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#14224 - 06/28/07 12:17 PM High Fevers
jrmiss86 Offline
Member

Registered: 06/07/05
Posts: 378
Loc: Marlton, NJ, USA
For as long as I can remember whenever Alex (2 years) gets the least little bit sick he gets these alarmingly high fevers. They have been getting worse. Yesterday for example he came down with a small summer cold as did the baby and I. He is the only one who got a fever and it was very high, like 102 or 103. He has gotten as high as 104 in the past and the only thing that brings it down is both tylenol and motrin together. He of course ten gets dehydrated and his skin becomes sandpaper. could this be related to the xli and any suggestions on how to keep him better hydrated?

Thanks Heather
_________________________
Heather
Mom to:
Alex (xli and Kallmans - 2/3/05)
Liz (3/16/07)

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#14225 - 06/28/07 01:04 PM Re: High Fevers
Hearsay Offline


Member

Registered: 01/16/04
Posts: 1449
Loc: Richmond, VA, USA
Of course it is related. Ichthyotic skin is an imperfect barrier to moisture loss. When he gets sick, part of his immune response triggers fever, which makes his body more efficient at making infection-fighting white blood cells. This has the side effect of opening up capillaries near the skin surface, which means more blood/water reaches the skin. The water leaches out of the blood, but the skin can't keep it in, so you get dehydration.

Have you tried tepid-water baths to treat the fever? You can also offer Gatorade/Powerade if he's not a water drinker, or if he won't take Pedialyte, which is ideal but expensive. Finally, undress down to the diaper as much as possible. There's not much else you can do aside from an IV.

One good thing is that as kids get older, they get fewer really high fevers.
_________________________
Jennifer
Ichthyosis-en-Confetti Type 2
Husband, Nathan - 10, Elliot - 7, Oliver - 4, all affected.
I also have an unaffected daughter, age 8.


email: jennifer at confettiskin dot com
facebook - find me on "ichthyosis mommy spot" or "friends of ichthyosis"

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#14226 - 06/28/07 02:02 PM Re: High Fevers
Angel24755 Offline

Member

Registered: 05/13/05
Posts: 633
Loc: PA
The high fevers are not related to the ichthyosis. In fact, fevers of 102 or 103 are not really considered alarming or high in small children. A fever of 103 in a child and a fever of 103 in an adult are very different things. It is perfectly normal for children to have fevers that reach 102 or 103. Most pediatricians don't even recommend calling or going to a doctor until the fever is 104 AND won't come down with medication. A fever is simply the body's way of fighting off illness. Children also get fevers more often than infants and adults which might explain why he is the only one that got a fever (not to mention that everyone's body responds differently). The dehydration is definitely a part of the Ichthyosis as his body is already struggling to keep everything hydrated and a fever just makes it harder.
Cade gets a fever every single time he gets sick. It is just his body's response. Leah doesn't react the same and neither does Grey. They are all different. In fact, Leah probably gets the fewest number of fevers. Grey on the other hand doesn't have to deal with the terribly dry skin during a fever like Cade and Leah do. The only thing you can do is double up the lotions when he's sick and give him more fluids. As long as his fever is manageable with medication and it doesn't go over 104 there is really no cause for concern.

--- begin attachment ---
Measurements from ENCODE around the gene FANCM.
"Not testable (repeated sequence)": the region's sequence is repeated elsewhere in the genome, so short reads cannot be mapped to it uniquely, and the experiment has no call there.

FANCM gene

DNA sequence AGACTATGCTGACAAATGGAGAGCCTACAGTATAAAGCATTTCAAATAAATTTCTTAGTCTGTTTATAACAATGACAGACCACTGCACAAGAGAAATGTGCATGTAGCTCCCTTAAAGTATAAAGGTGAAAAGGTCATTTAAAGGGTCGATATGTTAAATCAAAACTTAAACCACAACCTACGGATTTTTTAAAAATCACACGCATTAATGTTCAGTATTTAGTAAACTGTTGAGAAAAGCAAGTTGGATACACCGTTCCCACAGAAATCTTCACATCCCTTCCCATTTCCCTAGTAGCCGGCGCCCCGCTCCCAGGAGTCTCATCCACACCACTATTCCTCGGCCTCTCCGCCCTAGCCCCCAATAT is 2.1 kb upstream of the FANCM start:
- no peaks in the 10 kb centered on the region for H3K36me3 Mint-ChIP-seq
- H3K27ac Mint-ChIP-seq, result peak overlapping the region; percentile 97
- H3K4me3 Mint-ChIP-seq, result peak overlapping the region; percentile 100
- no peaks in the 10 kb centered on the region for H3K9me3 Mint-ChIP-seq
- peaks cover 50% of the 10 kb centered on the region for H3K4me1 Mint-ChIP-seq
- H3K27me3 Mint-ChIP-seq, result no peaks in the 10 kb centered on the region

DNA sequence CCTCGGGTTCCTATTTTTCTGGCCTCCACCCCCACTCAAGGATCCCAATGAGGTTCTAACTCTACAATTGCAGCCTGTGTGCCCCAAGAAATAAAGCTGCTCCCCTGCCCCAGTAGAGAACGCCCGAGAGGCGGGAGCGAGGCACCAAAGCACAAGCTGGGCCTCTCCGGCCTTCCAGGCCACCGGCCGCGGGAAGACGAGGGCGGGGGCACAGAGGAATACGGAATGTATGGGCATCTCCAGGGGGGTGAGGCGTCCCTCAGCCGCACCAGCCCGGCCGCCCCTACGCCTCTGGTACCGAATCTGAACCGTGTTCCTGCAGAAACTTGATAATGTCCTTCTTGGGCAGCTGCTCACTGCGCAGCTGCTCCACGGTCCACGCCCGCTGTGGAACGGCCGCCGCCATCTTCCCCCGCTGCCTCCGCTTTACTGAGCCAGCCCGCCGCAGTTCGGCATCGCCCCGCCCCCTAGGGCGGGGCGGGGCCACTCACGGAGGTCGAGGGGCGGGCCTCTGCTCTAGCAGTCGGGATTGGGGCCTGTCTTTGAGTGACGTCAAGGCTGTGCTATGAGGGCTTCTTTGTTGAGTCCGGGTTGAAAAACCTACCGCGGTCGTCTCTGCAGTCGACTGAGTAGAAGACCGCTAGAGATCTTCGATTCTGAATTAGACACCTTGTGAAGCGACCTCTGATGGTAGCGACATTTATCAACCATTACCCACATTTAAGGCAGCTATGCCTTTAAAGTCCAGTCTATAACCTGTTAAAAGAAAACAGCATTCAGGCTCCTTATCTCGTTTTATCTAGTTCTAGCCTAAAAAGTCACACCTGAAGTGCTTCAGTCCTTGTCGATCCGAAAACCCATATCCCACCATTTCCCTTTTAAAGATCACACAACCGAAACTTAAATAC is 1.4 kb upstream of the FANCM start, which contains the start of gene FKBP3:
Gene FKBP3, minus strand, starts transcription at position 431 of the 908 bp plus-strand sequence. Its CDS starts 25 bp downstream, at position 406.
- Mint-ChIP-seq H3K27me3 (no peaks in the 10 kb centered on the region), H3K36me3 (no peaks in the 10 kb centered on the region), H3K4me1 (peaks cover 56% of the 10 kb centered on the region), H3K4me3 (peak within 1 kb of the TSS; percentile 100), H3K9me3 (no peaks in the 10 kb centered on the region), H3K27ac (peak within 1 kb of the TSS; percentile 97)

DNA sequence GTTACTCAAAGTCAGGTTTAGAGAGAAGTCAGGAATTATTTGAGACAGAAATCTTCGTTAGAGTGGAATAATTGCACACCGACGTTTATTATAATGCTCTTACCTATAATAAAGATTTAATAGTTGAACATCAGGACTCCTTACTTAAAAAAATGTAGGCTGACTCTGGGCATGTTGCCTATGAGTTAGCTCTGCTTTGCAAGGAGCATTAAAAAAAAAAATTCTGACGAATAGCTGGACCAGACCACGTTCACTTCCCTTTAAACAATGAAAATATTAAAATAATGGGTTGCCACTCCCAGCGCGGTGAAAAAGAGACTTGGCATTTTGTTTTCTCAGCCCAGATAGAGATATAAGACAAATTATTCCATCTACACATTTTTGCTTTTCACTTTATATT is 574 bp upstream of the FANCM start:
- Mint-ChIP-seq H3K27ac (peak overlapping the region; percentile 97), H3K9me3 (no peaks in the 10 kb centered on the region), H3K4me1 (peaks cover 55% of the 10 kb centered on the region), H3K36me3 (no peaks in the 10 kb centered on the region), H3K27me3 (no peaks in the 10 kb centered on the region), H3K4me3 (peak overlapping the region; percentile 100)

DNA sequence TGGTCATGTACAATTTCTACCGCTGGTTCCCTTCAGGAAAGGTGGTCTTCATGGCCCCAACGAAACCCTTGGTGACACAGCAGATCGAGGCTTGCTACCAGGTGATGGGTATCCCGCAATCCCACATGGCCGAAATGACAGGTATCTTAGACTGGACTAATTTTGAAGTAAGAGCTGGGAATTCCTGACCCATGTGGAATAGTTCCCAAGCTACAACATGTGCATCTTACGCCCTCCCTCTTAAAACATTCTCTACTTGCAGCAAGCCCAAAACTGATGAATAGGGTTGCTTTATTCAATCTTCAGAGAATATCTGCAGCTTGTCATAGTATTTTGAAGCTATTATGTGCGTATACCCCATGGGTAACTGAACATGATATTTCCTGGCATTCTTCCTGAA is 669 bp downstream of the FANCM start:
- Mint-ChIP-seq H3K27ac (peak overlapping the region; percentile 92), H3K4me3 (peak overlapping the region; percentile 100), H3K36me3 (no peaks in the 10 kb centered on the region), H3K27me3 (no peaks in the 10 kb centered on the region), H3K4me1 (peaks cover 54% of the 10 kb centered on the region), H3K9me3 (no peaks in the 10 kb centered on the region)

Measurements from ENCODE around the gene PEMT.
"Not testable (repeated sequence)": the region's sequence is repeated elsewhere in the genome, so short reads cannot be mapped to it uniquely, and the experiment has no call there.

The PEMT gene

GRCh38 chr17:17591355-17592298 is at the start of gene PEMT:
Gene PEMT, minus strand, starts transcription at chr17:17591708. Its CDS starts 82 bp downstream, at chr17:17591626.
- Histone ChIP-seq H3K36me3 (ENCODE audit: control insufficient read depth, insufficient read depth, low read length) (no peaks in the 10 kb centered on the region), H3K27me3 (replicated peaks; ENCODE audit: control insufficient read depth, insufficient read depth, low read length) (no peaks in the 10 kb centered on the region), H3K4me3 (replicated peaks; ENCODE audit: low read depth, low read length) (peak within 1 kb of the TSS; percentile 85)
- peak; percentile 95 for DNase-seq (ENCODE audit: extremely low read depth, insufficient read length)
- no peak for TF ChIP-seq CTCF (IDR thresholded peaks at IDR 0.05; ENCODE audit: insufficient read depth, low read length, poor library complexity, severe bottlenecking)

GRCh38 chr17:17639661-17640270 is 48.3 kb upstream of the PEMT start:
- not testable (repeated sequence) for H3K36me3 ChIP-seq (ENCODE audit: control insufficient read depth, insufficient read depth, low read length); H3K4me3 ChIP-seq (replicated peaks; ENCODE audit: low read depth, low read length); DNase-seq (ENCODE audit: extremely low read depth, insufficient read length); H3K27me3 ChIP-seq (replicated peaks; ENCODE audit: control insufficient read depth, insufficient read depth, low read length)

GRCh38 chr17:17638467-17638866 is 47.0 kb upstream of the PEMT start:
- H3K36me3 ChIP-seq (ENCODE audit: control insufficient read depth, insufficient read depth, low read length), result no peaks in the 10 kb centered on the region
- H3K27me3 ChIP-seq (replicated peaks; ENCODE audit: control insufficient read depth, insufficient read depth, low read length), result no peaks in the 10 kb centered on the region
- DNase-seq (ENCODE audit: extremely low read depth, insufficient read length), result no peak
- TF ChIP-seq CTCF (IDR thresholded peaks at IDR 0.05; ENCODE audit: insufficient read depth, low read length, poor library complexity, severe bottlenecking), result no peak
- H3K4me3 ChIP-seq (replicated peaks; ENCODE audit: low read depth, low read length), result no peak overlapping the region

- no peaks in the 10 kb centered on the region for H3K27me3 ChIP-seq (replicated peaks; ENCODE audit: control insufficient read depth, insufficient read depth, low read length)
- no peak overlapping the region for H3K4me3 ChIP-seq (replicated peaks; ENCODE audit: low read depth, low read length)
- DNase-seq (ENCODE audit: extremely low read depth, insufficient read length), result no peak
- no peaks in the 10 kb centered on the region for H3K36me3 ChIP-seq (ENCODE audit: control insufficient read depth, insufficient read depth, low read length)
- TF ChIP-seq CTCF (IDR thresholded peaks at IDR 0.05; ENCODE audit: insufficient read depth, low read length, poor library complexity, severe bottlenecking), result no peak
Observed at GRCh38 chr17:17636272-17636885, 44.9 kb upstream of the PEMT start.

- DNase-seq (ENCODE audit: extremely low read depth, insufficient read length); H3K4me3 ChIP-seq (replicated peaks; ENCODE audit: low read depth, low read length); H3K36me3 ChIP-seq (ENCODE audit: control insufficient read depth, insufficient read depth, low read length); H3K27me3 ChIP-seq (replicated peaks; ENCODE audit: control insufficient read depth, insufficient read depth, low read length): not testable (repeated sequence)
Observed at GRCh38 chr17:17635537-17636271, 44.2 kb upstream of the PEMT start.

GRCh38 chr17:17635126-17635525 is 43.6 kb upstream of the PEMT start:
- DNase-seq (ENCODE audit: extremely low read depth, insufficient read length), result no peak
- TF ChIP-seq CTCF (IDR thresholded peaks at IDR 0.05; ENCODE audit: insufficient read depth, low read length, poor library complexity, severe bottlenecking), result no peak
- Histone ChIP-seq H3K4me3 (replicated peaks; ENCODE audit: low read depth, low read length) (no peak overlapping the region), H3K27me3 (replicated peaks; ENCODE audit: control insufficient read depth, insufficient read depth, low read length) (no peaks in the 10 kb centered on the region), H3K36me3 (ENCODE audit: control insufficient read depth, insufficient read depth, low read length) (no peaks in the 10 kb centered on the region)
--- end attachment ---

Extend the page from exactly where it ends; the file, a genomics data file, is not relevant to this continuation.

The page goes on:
Cade and Leah don't sweat so we try to manage a fever from the second it starts. We keep a watchful eye on them, give them tylenol and motrin (alternated), give them plenty of water, and keep them well lotioned.
Lisa
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#14227 - 06/28/07 02:03 PM Re: High Fevers
jrmiss86 Offline
Member

Registered: 06/07/05
Posts: 378
Loc: Marlton, NJ, USA
thanks,

we have been giving him gatorade, and fortunatly he will drink water, just not enough. For some reason with Alex the baths do not bring down the fever, I wish they did, I feel like I am drugging my poor kid just to get his fever down, but If I don't give him both the tylonel and motrin then he gets really high, and I am always worried that it will trigger a seziure.

Thanks again, My husband went out last night and bought a big jug of Gatorade so I have been keeping a cup of that availale at all times, so at the moment he seems to be doing better.

On a side note, he starts preschool in the fall, any ideas on how to lessen the bugs he is going to catch from being in school for the first time? I have a feeling that we are going to be spending a lot of time sick next winter with him starting school and it being Liz's first cold season.

Heather
_________________________
Heather
Mom to:
Alex (xli and Kallmans - 2/3/05)
Liz (3/16/07)

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#14228 - 06/28/07 02:21 PM Re: High Fevers
Angel24755 Offline

Member

Registered: 05/13/05
Posts: 633
Loc: PA
If it makes you feel any better, febrile seizures occur in less than 5% of children and are almost always harmless.

As far as preventing illness in school, it's not going to happen lol. Your best bet is to work with him now, get him in the habit of washing his hands often and try to teach him to keep his hands away from his face. You could always talk with his teacher, explain that illness makes his skin drier and hope for her cooperation. She could have hand washing time as the children arrive and once during the day to minimize the germs. You can provide some sort disinfectant spray in hopes that the teacher will spray common items down every so often. Anti-viral tissues are nice too. Kids don't usually wash their hands well or enough and they also have a tendency to touch their faces often. It's not going to be easy to prevent illness in a school setting.
Lisa
_________________________

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#14229 - 06/28/07 02:47 PM Re: High Fevers
Hearsay Offline


Member

Registered: 01/16/04
Posts: 1449
Loc: Richmond, VA, USA
Thanks for clearing that up, Lisa. I was referring to the dehydration as the related part, not the fevers, but now that I re-read what I posted, that wasn't really obvious.

To clarify:

ALL kids get fevers, especially when they are very young. Nobody panics until they hit 104+.

FEW kids get severely dehydrated from fevers.

MOST ichthyosis children get dehydrated from fevers or exposure to hot weather.
_________________________
Jennifer
Ichthyosis-en-Confetti Type 2